Breaking down ‘Zero Dark Thirty’



“Zero Dark Thirty” arrived to theaters in December 2012. According to, the movie is placed in the Top 10 of the box-office listing as of February 15-17, 2013. The film is written by Mark Boal and is directed by Kathryn Bigelow. The actors include Jessica Chastain from “The Help,” Jason Clarke from “Lawless” and Joel Edgerton from “The Odd Life of Timothy Green.” “Zero Dark Thirty” has been nominated for five Oscars at the 2013 Academy Awards.

“Zero Dark Thirty” presents a fresh take on the role of women. Women are no longer pretty faces but intelligent, strong leaders. Set in Pakistan two years after September 11, 2001, the film follows a group of CIA agents who are charged of finding and killing Osama bin Laden. The audience follows main character Maya, a young, new CIA agent who experiences her first assignment overseas.

When Maya first arrives in Pakistan she is treated as the underdog of the group. Maya offers up a lot of insight and ideas the group needs in order to find Osama, but is shot down due to her lack of experience. She chooses to go with her instincts despite her treatment from co-workers. As the film progresses, she takes on a leadership role while following her leads, whether helped by colleagues or not. Ultimately, it is Maya who tracks Osama bin Laden’s location.

My prior knowledge of the film came from people’s discussions of the brutal torture scenes, which was exactly why I took an interest in seeing the film. I have never been sensitive to brutality in movies. As far as I was concerned, the more brutal and intense the scenes the better. However, nothing could have prepared me for the emotions conjured up by the opening scene.

“Zero Dark Thirty” started out with a black screen and audio of phone conversations from 9/11. The audio included calls to dispatchers from panicked victims trapped in the World Trade Center, which left my heart in my stomach. My eyes immediately welled up with tears.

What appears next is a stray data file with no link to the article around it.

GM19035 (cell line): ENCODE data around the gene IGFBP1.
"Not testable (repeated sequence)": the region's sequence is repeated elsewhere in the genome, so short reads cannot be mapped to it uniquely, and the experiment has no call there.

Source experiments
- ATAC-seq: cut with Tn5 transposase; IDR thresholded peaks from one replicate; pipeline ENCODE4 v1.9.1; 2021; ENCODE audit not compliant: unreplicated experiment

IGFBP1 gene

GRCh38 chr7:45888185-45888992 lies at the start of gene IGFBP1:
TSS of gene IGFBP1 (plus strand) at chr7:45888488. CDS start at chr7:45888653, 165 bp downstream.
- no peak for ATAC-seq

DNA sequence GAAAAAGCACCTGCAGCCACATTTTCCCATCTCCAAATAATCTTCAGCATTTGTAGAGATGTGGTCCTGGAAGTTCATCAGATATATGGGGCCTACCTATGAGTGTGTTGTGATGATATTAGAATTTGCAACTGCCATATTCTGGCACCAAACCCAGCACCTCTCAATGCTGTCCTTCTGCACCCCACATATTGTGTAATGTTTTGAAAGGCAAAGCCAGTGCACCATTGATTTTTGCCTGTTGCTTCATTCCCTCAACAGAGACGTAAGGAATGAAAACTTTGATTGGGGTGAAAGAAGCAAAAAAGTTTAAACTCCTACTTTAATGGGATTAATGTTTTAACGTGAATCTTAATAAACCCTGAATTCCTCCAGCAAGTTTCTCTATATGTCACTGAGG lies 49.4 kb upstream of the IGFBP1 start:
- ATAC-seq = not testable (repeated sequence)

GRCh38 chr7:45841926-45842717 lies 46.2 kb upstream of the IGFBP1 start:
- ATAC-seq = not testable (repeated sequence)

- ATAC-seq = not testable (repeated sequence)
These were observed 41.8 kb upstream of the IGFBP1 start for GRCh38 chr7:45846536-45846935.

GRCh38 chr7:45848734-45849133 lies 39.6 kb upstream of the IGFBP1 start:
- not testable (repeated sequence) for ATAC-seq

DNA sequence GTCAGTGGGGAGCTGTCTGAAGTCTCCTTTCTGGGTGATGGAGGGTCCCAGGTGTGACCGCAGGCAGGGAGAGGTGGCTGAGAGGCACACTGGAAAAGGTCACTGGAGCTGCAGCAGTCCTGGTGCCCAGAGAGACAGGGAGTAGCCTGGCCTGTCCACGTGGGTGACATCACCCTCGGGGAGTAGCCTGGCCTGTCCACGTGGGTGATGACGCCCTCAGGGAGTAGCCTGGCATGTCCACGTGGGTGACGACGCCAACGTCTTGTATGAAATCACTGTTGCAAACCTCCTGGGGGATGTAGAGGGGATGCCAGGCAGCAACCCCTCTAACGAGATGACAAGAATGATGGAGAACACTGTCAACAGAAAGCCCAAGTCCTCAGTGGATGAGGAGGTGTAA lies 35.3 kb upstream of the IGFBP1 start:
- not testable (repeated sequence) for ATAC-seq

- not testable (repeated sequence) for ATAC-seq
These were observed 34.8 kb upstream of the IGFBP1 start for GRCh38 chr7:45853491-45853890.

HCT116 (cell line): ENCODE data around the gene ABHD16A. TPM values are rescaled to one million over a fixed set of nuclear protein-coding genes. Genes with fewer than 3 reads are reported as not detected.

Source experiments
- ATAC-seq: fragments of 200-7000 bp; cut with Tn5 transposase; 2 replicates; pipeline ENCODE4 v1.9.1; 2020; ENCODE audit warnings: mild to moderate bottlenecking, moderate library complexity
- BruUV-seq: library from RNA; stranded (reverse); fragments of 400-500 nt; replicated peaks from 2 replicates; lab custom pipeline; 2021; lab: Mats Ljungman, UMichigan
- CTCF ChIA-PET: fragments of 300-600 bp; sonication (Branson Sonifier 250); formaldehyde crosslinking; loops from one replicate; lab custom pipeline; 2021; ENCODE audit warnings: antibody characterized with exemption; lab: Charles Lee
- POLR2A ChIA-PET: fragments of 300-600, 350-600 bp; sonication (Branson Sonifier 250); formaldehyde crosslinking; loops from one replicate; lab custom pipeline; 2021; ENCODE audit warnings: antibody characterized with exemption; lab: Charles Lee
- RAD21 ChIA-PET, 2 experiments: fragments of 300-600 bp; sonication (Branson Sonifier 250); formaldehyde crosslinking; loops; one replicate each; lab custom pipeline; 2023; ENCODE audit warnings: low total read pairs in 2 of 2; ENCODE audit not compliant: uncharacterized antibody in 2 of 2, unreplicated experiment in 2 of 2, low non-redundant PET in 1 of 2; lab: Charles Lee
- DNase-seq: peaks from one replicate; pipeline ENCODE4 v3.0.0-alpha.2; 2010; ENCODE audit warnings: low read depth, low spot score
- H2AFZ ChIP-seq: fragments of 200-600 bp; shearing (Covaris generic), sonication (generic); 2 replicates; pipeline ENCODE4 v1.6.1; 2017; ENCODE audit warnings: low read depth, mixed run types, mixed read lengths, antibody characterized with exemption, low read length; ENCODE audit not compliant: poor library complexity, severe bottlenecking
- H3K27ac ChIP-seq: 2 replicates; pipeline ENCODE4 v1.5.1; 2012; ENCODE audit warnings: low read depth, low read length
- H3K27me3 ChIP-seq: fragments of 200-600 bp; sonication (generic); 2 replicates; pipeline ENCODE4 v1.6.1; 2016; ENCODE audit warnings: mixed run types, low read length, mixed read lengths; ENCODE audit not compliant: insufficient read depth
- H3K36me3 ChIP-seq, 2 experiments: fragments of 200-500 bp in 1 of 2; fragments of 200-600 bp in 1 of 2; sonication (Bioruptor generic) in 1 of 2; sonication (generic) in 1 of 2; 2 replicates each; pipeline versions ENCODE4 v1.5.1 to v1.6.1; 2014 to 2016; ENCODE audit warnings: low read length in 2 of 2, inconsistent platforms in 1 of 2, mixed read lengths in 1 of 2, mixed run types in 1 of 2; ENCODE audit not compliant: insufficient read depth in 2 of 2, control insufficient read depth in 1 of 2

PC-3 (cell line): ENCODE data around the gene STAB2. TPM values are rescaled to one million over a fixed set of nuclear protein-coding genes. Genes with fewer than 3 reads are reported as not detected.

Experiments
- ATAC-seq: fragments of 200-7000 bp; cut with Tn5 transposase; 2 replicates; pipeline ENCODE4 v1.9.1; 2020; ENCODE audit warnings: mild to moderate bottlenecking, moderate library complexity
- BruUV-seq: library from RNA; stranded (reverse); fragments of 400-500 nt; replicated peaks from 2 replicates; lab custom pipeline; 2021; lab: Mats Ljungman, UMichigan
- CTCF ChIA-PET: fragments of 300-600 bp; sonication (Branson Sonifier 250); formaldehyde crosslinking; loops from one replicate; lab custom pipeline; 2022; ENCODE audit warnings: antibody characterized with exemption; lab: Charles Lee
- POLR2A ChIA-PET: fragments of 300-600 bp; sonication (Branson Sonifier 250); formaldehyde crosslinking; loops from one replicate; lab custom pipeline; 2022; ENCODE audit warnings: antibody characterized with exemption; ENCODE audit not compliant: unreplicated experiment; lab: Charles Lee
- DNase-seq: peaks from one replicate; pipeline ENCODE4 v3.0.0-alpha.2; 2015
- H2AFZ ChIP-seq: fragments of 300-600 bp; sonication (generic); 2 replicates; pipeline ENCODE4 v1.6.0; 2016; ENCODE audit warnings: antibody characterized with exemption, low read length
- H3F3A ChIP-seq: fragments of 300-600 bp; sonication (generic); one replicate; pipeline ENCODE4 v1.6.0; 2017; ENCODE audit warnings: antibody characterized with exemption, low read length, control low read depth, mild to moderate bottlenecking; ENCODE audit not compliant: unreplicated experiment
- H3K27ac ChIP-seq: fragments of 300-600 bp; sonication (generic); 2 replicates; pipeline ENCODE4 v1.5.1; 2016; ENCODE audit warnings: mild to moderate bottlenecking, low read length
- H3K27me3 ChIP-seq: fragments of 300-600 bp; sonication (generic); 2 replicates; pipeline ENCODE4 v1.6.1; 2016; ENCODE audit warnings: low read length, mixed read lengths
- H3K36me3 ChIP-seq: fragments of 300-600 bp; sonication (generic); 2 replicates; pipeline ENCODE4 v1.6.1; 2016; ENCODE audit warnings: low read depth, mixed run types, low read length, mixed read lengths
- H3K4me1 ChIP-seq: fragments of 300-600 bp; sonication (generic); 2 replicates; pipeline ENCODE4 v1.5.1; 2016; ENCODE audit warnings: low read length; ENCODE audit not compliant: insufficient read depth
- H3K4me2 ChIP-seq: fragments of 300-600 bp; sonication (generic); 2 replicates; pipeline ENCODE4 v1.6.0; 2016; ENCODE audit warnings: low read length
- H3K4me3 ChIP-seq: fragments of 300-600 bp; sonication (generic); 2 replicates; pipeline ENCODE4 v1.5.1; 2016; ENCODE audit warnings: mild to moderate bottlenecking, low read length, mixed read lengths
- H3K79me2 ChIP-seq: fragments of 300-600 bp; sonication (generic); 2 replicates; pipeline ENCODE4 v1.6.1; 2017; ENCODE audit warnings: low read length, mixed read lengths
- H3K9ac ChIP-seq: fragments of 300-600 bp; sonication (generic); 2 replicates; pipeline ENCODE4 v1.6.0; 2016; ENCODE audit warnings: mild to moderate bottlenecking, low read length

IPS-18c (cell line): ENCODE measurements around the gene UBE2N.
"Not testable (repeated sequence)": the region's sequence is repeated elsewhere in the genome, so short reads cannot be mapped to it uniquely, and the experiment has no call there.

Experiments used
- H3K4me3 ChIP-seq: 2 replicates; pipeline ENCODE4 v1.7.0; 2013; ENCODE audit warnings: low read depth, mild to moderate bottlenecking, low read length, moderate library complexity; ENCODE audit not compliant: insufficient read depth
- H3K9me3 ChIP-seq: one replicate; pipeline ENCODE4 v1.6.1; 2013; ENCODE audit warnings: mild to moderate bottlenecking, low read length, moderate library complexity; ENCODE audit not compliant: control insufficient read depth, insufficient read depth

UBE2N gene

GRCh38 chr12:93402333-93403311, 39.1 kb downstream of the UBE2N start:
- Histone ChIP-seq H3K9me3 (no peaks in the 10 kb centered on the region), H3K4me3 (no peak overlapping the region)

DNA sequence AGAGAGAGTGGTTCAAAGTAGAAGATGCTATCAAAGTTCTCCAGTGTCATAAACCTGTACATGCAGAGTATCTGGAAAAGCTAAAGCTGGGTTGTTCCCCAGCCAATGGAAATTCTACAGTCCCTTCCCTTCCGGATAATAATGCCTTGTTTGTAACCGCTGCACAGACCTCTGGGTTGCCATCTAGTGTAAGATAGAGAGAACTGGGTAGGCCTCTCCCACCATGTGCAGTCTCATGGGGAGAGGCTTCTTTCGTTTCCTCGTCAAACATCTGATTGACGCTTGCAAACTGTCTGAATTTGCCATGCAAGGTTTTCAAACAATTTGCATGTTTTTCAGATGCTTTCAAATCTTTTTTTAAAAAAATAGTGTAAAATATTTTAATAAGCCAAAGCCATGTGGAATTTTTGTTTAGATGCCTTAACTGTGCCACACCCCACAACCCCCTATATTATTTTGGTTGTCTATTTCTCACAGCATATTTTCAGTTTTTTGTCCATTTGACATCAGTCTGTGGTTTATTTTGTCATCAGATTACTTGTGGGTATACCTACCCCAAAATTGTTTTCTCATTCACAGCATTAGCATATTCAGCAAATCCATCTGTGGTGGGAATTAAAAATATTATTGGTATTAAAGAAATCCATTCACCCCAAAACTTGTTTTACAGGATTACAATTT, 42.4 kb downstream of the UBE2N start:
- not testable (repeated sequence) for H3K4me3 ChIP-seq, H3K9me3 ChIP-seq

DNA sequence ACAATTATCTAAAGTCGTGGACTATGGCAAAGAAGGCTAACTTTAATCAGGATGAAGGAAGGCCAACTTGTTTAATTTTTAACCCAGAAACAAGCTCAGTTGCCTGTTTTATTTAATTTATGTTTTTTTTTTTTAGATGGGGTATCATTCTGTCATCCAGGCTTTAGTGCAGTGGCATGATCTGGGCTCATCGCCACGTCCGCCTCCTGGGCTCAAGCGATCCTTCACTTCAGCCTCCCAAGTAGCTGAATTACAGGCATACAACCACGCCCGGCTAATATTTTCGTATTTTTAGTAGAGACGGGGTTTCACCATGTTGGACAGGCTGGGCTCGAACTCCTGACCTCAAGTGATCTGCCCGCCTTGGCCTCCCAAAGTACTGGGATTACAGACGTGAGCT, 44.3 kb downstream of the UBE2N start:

The so-called “torture scenes,” such as the interrogations using water boarding, covering the face with a cloth and then pouring water over it, gave off intensity without being too graphic or too gory. Anyone with a weaker stomach would have been able to handle this film. Unfortunately, for those who expected a gross torture scene now and again, one won’t get that from this movie.

At first, I hesitated about seeing the movie after learning that it was nearly three hours. However, “Zero Dark Thirty” is worth every minute. There were plenty of scenes that were intense and action-packed and I never experienced a moment of boredom or dullness. I was most impressed that the film chose a female character as the hero. The archetype of women in entertainment is someone with a great body, emotional and submissive. Maya is portrayed as dedicated, passionate and confident.

The action scenes of this film are different from that of the Die Hard franchise. Instead of guns blazing and expertly choreographed fight scenes, audience members can look forward to a lot of explosions. It also possesses a very personal element that other movies don’t have because September 11 is the inspiration.

“Zero Dark Thirty” should not be viewed as an educational film. The film is meant for entertainment purposes as it is an exaggeration inspired by an actual event. There are some personal lessons to be learned through the character Maya, such as “believe in your instincts.”

This film will appeal to mature audiences, who would enjoy intense situations and American pride. My advice for anyone who remembers Sept. 11 or lived in New York, especially those who lost family members on that tragic day, has served in the military, or has family members who served in Iraq and Afghanistan, bring your Kleenex box.

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